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Racing fans of all types turn out to see ‘The King’

South Boston News
Kim Adkins of Axton was thrilled when Richard Petty autographed a 4-year-old newspaper clipping and photo of the two meeting at Martinsville. / August 31, 2017
Sunday’s races at VIR, the track’s largest race of the year, were an afterthought to many of the fans who waited in line to meet their idol Richard Petty.

He and ARCA racing series driver Thad Moffitt – Richard Petty’s 16-year-old grandson — were at Virginia International Raceway this weekend for the Michelin GT Challenge IMSA WeatherTech SportsCar championship, where Petty also served as the Grand Marshal.

The fans’ reasons for wanting to meet the NASCAR legend and 7-time winner of the Daytona 500 were as varied as the locales from where they reside.

A couple from Roxboro were there because their friend and neighbor was unable to be at VIR on Sunday. “He’s a big fan and a NASCAR nut. So, we came to get an autograph for him.” They planned to surprise their neighbor with the autograph at his birthday later in the year.

James Keatts, when he’s not raising money for God’s Pit Crew — a faith-based crisis response team — says he loves to watch NASCAR. This was the first time he was able to spend an entire weekend at the races. He and wife Lauren won tickets from a local radio station promotion to go see Petty.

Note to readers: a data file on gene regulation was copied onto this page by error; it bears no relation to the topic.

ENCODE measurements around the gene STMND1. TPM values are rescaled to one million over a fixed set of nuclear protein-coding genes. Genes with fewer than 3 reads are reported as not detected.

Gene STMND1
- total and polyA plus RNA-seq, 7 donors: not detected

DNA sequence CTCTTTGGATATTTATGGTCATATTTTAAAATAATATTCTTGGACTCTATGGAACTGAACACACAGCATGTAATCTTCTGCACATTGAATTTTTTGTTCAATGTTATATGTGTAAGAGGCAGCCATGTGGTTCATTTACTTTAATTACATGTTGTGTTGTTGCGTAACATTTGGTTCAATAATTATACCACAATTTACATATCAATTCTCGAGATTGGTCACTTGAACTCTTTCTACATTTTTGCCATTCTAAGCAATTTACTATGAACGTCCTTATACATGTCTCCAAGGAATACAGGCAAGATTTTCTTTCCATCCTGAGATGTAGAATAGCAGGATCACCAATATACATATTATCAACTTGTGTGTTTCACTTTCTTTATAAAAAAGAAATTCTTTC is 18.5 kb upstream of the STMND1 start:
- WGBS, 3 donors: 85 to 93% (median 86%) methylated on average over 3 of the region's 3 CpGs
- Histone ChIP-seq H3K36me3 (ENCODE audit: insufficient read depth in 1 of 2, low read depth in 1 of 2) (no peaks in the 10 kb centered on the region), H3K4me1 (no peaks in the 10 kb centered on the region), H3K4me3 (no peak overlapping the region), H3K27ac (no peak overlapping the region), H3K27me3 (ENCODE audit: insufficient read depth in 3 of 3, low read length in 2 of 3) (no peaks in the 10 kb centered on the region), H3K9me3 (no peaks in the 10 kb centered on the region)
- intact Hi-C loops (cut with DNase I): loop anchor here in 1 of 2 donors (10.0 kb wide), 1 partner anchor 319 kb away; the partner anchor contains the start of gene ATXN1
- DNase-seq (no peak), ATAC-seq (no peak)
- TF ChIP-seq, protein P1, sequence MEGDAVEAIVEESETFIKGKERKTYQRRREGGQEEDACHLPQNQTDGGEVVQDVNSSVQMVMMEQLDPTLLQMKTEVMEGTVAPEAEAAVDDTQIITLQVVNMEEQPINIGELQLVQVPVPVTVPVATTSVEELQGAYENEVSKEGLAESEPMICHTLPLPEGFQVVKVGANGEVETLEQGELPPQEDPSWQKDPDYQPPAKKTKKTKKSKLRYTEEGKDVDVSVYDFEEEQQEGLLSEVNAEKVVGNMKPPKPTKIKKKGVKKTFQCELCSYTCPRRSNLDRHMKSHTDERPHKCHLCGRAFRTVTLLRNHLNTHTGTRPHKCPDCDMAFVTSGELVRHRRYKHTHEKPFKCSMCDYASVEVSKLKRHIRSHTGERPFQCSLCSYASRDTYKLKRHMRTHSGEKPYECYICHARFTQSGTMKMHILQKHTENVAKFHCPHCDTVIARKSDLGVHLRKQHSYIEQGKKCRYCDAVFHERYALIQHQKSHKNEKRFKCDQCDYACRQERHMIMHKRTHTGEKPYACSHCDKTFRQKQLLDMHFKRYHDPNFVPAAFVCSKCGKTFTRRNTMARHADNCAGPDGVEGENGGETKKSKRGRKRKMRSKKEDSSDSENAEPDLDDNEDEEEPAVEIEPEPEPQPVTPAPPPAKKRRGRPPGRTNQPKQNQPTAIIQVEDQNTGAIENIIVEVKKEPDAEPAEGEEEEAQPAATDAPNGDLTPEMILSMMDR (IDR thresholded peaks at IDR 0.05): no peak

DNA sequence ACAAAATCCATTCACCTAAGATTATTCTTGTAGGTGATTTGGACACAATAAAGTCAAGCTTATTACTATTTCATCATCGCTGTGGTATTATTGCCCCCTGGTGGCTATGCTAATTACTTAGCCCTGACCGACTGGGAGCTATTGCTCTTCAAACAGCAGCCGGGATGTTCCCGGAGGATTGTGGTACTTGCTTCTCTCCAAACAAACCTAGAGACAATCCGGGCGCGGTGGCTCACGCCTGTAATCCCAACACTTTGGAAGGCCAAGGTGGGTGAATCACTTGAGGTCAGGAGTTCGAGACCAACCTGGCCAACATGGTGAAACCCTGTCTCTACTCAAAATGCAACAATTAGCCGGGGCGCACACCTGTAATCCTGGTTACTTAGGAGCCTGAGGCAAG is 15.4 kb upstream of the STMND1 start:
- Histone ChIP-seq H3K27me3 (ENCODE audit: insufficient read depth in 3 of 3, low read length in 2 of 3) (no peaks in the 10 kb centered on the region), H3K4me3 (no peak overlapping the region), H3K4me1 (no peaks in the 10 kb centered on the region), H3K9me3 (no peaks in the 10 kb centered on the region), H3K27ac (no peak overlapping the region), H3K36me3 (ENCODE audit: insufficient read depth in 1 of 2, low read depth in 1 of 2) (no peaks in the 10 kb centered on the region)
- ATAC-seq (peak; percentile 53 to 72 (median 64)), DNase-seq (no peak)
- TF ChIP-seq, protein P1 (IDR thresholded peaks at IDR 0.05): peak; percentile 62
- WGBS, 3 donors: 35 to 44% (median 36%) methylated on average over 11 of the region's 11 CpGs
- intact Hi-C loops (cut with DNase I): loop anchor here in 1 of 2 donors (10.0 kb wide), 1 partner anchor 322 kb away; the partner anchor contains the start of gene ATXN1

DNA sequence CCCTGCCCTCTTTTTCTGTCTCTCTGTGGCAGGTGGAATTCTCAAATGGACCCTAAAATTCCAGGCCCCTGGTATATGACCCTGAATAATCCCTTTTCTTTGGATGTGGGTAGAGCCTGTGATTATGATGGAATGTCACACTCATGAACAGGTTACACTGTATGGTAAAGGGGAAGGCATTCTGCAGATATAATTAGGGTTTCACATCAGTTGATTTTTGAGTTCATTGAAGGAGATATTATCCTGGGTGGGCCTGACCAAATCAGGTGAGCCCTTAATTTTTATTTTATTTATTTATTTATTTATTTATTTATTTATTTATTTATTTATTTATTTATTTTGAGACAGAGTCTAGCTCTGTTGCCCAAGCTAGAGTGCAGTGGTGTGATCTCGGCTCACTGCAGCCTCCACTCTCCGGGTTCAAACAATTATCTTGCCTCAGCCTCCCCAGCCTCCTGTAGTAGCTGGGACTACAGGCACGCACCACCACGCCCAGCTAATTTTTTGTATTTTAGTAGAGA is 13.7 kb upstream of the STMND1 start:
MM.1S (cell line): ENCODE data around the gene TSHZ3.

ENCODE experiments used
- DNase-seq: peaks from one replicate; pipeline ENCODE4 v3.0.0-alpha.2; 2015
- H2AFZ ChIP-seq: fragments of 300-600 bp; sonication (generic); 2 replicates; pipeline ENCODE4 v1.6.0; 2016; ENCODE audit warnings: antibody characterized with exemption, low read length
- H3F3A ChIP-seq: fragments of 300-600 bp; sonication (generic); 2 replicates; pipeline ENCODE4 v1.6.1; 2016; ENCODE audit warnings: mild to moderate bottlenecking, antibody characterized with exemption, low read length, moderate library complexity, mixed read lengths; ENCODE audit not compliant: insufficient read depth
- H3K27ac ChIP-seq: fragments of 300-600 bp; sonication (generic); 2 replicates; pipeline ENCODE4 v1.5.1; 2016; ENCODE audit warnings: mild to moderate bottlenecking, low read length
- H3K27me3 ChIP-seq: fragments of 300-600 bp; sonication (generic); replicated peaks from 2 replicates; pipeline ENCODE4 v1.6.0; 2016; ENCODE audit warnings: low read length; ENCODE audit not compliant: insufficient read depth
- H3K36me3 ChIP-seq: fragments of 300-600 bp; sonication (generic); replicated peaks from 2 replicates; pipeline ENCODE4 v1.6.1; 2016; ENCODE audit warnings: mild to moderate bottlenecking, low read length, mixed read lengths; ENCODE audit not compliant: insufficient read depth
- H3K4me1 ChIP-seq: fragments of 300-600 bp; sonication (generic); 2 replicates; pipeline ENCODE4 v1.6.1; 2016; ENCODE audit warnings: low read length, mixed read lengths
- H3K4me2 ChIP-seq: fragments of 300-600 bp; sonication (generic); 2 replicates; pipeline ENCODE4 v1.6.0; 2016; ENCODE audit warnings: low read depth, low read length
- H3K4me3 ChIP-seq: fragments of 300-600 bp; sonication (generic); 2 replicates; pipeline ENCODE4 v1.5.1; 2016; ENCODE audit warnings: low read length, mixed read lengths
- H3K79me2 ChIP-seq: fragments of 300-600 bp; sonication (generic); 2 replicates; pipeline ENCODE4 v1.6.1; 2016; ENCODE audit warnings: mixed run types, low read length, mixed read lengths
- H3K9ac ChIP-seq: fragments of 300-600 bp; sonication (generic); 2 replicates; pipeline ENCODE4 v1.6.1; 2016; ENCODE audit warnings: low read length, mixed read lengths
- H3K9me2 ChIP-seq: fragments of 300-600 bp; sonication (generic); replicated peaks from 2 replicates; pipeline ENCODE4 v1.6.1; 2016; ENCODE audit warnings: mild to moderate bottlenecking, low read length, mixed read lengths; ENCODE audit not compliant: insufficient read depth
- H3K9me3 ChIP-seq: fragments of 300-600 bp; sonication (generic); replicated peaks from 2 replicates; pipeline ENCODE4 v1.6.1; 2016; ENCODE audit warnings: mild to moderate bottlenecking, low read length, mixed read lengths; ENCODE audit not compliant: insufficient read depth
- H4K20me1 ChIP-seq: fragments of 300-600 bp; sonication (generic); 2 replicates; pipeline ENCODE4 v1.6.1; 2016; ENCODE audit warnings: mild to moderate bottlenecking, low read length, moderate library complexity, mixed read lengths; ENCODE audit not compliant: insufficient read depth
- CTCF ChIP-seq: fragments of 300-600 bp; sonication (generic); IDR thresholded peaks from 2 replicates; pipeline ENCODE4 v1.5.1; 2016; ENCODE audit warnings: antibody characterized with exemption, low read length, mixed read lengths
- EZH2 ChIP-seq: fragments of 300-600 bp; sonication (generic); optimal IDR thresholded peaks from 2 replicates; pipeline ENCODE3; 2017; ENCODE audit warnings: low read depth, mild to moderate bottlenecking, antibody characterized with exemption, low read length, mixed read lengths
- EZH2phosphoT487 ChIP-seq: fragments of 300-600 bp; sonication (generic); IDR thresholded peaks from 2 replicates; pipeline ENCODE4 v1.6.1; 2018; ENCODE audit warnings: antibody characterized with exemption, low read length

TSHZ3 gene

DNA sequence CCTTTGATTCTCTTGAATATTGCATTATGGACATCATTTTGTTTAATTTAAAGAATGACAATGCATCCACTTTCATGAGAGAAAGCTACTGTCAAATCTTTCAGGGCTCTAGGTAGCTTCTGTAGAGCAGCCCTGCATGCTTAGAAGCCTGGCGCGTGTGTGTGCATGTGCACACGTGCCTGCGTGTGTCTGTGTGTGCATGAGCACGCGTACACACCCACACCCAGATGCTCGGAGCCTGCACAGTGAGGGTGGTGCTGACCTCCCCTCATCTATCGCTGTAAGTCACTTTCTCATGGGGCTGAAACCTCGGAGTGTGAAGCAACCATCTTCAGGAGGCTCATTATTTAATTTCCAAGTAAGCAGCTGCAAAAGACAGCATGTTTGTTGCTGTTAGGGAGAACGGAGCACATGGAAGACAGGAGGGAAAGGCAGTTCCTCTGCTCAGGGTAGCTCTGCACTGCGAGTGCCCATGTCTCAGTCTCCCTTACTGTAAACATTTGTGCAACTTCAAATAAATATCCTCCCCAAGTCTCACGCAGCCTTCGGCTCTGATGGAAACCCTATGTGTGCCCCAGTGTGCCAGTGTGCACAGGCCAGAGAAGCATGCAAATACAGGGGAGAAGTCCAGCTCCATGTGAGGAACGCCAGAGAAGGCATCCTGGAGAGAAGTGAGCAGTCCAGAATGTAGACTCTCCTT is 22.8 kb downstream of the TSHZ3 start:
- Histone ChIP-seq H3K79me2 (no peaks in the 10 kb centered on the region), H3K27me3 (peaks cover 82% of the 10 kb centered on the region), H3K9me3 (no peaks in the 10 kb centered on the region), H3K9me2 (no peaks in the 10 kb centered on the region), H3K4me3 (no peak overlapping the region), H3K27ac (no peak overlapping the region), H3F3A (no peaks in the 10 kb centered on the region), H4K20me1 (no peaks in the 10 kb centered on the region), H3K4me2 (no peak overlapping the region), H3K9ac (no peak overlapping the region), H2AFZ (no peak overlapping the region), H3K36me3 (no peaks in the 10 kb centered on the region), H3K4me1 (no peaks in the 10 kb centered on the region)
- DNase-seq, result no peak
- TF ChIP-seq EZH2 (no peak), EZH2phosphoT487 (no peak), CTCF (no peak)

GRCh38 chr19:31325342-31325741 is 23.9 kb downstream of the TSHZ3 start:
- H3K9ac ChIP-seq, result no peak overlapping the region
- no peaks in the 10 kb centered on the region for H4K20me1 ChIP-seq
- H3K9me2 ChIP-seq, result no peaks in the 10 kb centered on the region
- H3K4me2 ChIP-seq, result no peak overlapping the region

Keatts said he admires Petty both for his racing skills and his work with the camp, Victory Junction Gang, he established for children with serious illnesses and special needs. He and Lauren were asking Petty to autograph metal wall hangings in the shape of a horse which looked more like a Mustang — though Petty was known more for driving a blue Plymouth and a Dodge Charger.

Debbie Fretwell and Kim Adkins said though they both love NASCAR, they had no particular interest in the races this past weekend. “We just came for Petty,” said Adkins. She was holding a newspaper clipping form four years ago with a photo of her and Petty. The photo was taken during an autograph session at Martinsville. Adkins was hoping he would autograph the picture. A short while later, Adkins got her wish as Petty happily signed her newspaper.

With few exceptions, the line of fans that snaked through the vendor area at VIR Sunday were happy to share their knowledge of Petty’s incredible race statistics. He is the most decorated driver in the history of NASCAR, with a record number 200 career wins and seven Monster Energy NASCAR Cup Series Championships. But Fretwell said she doesn’t believe his skills as a driver are the reason Petty, who at age 80 no longer races, remains popular with NASCAR fans. “It’s because he’s down to earth. He’s never forgotten his roots,” she explained.

For more than an hour Petty shook hands, posed for pictures and signed his name to hundreds of programs, ball caps and other memorabilia. The only break came when Connie Nyholm presented him with a painting of his old racing car. Nyholm said the painting will be raffled off during a fundraiser held each spring for Petty’s Victory Junction Gang Camp.

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